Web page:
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The German chancellor looks set to keep her job after parliamentary elections next month, but she’s keeping her coalition options open.
BERLIN, Germany — The confidence behind Chancellor Angela Merkel’s re-election campaign is evident in the few posters dotting the German capital.
Some of them show the 59-year-old leader of Europe’s largest economy standing firm during an intense argument. Her name appears nowhere. The posters merely read “More growth. More work.”
“More,” the campaign motto, is probably all that Merkel and her Christian Democratic Party need to win the most seats in parliament in the elections on September 22. Thanks to the nature of Germany’s parliamentary democracy, however, it’s far from clear which parties they would have to join to form a ruling coalition — nor is it fully guaranteed an alliance of opposition parties, even with fewer votes, wouldn’t be able to force Merkel out.
Still, that seems unlikely. Her center-right CDU is leading the polls with a solid 40 percent of support against her main challenger Peer Steinbrück and his Social Democratic Party, or SPD, who have been unable to improve on their 24 percent.
The burgeoning Greens are polling at 12 percent while the Free Democrats — the CDU’s current junior coalition partners — at only 6 percent, according to a weekly poll in the newspaper Bild am Sonntag.
Experts don’t expect surprises next month. “Voters seem content with what they have,” says Michael Borchard of the Konrad Adenauer Foundation.
Despite the euro crisis roiling much of the continent, German inflation has dropped and the number of available jobs has increased since Merkel returned to office in 2005.
Unemployment has stabilized at around 5.4 percent, or about half of where it stood in 2005, and the economy has grown by 0.7 percent since the first quarter of this year.
Merkel’s campaign, which has mostly sidestepped directly discussing issues such as the euro crisis and won’t acknowledge her opponent by name, is capitalizing on the upswing.
“The message is, ‘We are taking care of your problems and everything will go on and in the right way — don’t be upset, don’t have any anxieties, this is the right strategy,’” Borchard says.
Nevertheless, controversy over German support for crisis-struck euro zone members surfaced this week when the finance minister broke the government’s silence by saying he believed Greece will require a third bailout.
His move was seen as an attempt to undermine SPD accusations that Merkel is suppressing the truth about the extent of Greece’s problems.
However the issue plays out in the coming weeks, much of Merkel’s attention will surely be focused on the fate of the liberal Free Democrats, the FDP, who risk losing their place in parliament if they’re unable to win the minimum 5 percent of the vote.
Merkel has said she hopes the CDU will be able to maintain its coalition with the FDP, which received 47 percent of public support in a recent poll by broadcaster ARD.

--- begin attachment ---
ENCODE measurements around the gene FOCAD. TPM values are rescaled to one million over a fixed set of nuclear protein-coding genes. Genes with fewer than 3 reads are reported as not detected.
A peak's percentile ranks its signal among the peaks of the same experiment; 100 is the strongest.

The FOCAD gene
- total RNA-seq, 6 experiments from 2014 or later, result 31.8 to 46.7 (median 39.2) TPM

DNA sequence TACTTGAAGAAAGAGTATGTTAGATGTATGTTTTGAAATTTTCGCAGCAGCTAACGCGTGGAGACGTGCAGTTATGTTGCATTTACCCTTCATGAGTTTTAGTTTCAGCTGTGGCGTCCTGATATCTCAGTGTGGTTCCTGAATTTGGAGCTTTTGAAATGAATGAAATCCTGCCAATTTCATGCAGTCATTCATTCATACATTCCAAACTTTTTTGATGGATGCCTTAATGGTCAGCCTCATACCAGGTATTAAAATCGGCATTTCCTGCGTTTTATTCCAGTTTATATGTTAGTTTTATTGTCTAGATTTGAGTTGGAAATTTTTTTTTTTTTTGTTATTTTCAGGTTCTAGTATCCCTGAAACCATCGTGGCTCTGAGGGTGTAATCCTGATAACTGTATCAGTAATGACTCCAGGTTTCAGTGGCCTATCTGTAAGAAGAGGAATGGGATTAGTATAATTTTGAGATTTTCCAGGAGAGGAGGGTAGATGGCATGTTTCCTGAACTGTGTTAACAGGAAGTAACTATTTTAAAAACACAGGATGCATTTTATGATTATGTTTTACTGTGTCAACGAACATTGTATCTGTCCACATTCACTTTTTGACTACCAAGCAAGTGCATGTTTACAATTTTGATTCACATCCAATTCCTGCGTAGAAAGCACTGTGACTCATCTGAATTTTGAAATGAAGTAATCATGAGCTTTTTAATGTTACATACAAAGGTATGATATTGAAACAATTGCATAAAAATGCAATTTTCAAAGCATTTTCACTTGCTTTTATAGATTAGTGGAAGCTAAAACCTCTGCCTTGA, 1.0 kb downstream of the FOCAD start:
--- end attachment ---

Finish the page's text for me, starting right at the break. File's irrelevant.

In contrast, a possible coalition between the SDP and its likely partners the Greens pulled about 37 percent of voters in the same survey.
“We have a good chance of reaching our goal and continuing our coalition,” Merkel told the Frankfurter Allgemeine newspaper on Saturday. “But it’s true that it will be very, very tight.”
She’s keeping her options open for now. Ruling out a coalition with the Social Democrats would be “completely implausible,” she added, although she later admitted that “nobody wants that.”
Not least Steinbrück himself, who is leading the calls against an alliance between the country’s two leading parties. That’s no surprise: The SPD won a historically low number of votes in 2009 after a term spent as the junior partner in a grand coalition with the Christian Democrats.
Steinbrück was finance minister under Merkel back then, when support for the SPD fell from 34 percent in 2005 to 23 percent, the party’s worst results since World War II.
“The overwhelming majority of [SPD] members and parliamentarians simply don’t want a repeat,” the candidate told the Hamburger Post.
Steinbrück hit the campaign trail earlier this year on a platform of raising taxes on high-income earners, establishing a federal minimum wage of 8.50 euros ($11.40) and fighting rising urban housing costs.
But his public appearances have been riddled with gaffes and his campaign has failed to convince voters he’d be able to improve on Merkel record.
He’s recently come under fire for suggesting that Merkel owes her success and popularity to being a woman and that the chancellor’s salary, more than $380,000 in 2011, is too low. He’s even blasted Merkel’s upbringings, questioning her “passion for Europe” because of her upbringing in the former communist east.
Dismissing or ignoring his charges, Merkel has plodded toward her probable victory in September in a generally sluggish campaign.
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Not even the US National Security Agency’s spying scandal — which has brought accusations of German collusion — has been enough to heat up the snooze-inducing political climate.
Although 62 percent of Germans polled in a recent survey said they were surprised by allegations of American spying on Germany, 55 percent of voters agreed that “to prevent terrorism, you have to live with it,” according to the Infratest dimap, a Berlin-based electoral research group.
Borchard says the scandal is “too far away from people’s daily lives.”
“The real problem is: Could I be jobless? Could there be some kind of tax increase?” he says. “Those are the issues that are really driving the electorate mad… or not mad.”